Then they release some kind of ghost/demon/animal/guy from a magic rock that is supposedly going to hunt them but mostly just stays in the bushes rattling branches creepily. Then there's a business with dolls and magic and the POV almost completely disappears. It's a shame because they're pretty good at putting together creepy shots, but they're never consistent with the POV style of the show.

The weirdness of the show is the basis of its appeal, but I see it being mildly interesting but getting dumber and dumber as the series progresses. The fundamental concept of the show already doesn't work, so it can only be an item of interest at this point. The story doesn't really matter, but that's pretty typical these days.

Monday, February 6, 2012

Underworld: Awakening

For some reason I've seen all these movies in the theater even though they've never quite delivered the way I thought they should. Kate Beckinsale is great and the action is awesome, but these movies have always managed to be watchable without being memorable. I enjoyed the first one a lot, but I think they built Scott Speedman's character up too much, because he's had no contribution to the sequels even though they insist on including him.


This installment insists on involving Speedman's character even though I don't think he's in the movie at all.  Brief glimpses of him at the beginning and end look like they were digitally created.

The story is kind of weak. It reminds me of "Ultraviolet", since it revolves around humans turning on vampires in their midst (sort of - in a lame twist this turns out to be a plot hatched by the lycans). It feels like any Milla movie, actually, with Beckinsale waking up naked in a lab and then having to ninja a bunch of bad guys to escape.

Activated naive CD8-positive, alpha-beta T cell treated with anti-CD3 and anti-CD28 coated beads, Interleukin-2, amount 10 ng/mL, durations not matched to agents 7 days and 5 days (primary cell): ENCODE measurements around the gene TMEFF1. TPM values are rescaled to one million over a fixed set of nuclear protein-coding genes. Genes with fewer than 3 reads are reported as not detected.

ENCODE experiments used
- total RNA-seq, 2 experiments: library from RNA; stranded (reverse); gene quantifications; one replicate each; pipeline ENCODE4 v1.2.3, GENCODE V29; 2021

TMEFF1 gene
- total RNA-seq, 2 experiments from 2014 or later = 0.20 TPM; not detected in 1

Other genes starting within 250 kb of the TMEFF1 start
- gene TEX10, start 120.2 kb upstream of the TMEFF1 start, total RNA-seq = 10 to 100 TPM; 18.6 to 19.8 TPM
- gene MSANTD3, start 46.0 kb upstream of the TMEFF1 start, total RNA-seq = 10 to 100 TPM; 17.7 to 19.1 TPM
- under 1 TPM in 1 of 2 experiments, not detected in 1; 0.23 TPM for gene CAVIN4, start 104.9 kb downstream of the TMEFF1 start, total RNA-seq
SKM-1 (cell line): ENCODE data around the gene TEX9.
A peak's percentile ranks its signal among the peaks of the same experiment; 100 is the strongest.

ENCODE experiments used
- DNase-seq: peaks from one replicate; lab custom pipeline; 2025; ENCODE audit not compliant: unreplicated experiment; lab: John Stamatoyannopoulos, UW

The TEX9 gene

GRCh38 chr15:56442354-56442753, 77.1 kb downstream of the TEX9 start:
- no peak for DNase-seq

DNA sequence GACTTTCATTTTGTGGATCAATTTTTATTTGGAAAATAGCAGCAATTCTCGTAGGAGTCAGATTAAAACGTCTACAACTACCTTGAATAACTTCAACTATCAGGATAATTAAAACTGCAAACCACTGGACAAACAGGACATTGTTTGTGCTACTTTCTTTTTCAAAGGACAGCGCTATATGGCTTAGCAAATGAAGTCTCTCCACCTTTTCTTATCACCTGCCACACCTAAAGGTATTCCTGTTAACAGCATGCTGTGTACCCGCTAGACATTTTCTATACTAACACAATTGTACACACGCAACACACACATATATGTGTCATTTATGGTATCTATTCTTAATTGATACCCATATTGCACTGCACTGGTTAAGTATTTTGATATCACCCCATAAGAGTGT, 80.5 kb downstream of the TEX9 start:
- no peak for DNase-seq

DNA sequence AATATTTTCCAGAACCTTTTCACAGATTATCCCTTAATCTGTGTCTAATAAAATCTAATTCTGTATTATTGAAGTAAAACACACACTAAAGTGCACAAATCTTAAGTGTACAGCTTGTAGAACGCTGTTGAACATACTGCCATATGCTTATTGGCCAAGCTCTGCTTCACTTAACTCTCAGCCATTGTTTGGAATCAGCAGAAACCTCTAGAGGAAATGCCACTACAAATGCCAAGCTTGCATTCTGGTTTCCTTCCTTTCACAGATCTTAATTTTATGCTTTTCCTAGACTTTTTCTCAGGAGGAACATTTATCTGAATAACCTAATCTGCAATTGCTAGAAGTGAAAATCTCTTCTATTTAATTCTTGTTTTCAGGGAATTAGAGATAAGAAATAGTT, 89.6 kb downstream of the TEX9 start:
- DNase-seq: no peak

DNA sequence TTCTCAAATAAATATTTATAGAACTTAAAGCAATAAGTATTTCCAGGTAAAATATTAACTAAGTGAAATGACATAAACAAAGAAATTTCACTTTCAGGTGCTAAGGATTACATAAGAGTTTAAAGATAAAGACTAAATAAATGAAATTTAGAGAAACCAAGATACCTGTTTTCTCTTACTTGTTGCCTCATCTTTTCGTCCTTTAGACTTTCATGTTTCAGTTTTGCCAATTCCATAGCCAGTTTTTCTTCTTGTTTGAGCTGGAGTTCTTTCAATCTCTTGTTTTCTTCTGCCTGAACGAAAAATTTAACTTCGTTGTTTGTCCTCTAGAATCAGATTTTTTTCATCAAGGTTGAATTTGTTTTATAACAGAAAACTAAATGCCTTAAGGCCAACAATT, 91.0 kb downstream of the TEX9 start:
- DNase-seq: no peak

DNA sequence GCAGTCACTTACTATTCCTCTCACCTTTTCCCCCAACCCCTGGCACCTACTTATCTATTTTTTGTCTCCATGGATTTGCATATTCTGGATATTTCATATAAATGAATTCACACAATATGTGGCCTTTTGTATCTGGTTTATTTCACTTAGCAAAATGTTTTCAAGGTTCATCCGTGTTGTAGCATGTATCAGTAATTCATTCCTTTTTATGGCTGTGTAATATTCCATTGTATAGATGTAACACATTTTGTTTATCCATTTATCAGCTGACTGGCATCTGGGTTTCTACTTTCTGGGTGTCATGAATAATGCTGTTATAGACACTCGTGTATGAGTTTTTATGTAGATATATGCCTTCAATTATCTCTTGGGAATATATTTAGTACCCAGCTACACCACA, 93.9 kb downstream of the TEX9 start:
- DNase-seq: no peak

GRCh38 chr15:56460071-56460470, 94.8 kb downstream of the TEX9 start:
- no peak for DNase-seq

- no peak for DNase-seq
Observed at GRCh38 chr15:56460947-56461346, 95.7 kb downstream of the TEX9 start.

The movie is one exciting action sequence after another, but it'd make a better video game. The story doesn't really hold up under scrutiny and feels a little thrown together. The whole movie feels like an elaborate excuse to get Kate back in the suit. Even when she wakes up naked they have her outfit in a glass case for no reason.

It's not bad, but it's not particularly imaginative. I think the third installment may have been the best sequel just because it gave up on following the original story and just did a movie about vampires vs. werewolves in medieval times. I think I might rather see some more of that.

They could still make another of these, but if they do they need to find some new place for the characters to go instead of cooking up new ways to show Kate kicking people.

Friday, February 3, 2012

Real Steel

I know I said this was Rock 'em Sock 'em Robots (and it is), but the formula gets to me. It's Rocky with robots, man. Who doesn't love an underdog story? I really enjoyed this movie for all the predictable elements I knew it would have. But it's good and it's fun and there's nothing wrong with that.